Oh, Tannenbaum -- Are You Real or Fake?
Posted November 28, 1999
CARY — Back when "Oh, Tannenbaum" was written, Christmas trees were produced one way: by Mother Nature. Generations have loved gazing at trees decked in cherished ornaments. Now, as the calendar is about to roll over to the year 2000, many of us continue to feel that the holidays wouldn't be the same without a Christmas tree.
Today, however, there are choices. Mother-Nature-made or man-made? Whether you buy your tree at a farm or the department store there are advantages to both.
Real trees run about $40 to $60. Artificial trees can cost several hundred dollars, but if you use them every year, they will save you money in the long run.
Debates about real vs. fake are as spirited as those over whether tinsel should be meticulously affixed strand by strand or casually tossed.
Some people insist on the real thing. "When I grew up, we always had a fake tree and I always wanted a real tree," recalled Joelle Sevio. So I promised myself when I get my own house, I'd get a real one."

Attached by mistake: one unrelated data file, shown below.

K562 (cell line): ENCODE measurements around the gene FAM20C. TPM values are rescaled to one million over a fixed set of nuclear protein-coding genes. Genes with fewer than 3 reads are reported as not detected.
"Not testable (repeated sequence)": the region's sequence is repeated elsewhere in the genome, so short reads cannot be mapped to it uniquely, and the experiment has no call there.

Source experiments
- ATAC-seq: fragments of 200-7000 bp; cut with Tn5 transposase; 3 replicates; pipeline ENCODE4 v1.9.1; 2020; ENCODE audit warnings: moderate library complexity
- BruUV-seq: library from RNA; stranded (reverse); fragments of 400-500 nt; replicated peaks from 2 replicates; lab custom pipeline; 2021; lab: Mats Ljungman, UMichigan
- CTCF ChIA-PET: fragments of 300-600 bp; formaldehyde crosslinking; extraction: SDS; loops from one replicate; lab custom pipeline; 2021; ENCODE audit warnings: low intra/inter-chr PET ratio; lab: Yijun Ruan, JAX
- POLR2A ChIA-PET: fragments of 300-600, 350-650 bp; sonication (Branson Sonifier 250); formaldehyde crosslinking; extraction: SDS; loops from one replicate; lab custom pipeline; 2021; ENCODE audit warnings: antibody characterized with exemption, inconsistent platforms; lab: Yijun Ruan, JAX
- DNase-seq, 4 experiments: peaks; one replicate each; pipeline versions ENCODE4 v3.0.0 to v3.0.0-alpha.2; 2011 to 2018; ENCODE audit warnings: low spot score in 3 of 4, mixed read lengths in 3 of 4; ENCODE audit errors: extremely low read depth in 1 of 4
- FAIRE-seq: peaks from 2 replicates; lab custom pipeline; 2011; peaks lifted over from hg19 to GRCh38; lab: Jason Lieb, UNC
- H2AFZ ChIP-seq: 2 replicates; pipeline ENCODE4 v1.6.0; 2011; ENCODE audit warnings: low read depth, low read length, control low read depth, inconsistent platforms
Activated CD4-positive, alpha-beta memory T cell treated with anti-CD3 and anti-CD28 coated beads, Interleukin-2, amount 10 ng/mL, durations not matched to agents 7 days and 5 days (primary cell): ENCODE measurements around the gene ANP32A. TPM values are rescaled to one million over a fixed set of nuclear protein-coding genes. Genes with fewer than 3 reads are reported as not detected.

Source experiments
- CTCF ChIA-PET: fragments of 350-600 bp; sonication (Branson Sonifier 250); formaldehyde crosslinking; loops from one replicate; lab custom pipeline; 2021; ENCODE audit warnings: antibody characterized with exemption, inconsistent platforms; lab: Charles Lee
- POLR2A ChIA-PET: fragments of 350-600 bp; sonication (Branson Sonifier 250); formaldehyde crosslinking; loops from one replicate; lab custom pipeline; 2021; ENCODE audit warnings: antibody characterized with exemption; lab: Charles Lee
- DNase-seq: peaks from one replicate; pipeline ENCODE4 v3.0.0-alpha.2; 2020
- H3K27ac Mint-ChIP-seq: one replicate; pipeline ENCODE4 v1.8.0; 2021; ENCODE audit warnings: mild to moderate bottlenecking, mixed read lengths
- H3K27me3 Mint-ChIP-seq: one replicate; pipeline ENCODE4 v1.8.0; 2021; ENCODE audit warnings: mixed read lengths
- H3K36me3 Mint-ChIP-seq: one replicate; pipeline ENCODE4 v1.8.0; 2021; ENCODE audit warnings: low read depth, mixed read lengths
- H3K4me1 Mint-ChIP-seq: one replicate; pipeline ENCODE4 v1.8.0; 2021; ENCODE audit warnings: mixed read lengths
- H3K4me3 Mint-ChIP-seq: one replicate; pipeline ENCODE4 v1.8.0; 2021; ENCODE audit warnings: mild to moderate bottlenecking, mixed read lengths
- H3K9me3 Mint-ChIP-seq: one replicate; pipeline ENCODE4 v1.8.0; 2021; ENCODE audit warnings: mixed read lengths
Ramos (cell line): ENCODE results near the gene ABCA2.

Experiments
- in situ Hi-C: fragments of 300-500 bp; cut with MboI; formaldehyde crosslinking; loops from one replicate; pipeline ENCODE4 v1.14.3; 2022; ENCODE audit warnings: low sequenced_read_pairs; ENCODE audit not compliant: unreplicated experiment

Did she say fake?
"We've changed the name. We call them permanent trees," said Terri Rowe of the Christmas and Pool Shop.
Today's "permanent" trees are not the same artificial trees your parents used to put up. Oh, you can still buy those silver and gold retro-trees but the most popular ones these days look real.
"You have some trees that are extremely natural-looking. We set up this forest back here and a lot of times people will walk back and have to be here for a minute before they realize we're not selling live trees. Ha!," laughed Dennis Adams of Pop 'N' Son Trees.
They may look real, but they're missing one thing.
"(With) a real tree you have a fresh smell. I mean, a lot of people say, it smells good. So you have a fresh smell."
"That does come up. What I suggest to people is, get a little potpourri or some scented candles that give you the scent that you like."
And who wouldn't like a tree that comes ready to light? Nowadays, they come from the factory with lights on them. They are easier to deal with than a real tree, but the family can still enjoy decorating it.
Many families enjoy picking out their real tree each year. And if you give your real tree plenty of water and keep it in a cool place it may not be permanent, but it'll last -- at least until Christmas is over.
Now about that tinsel....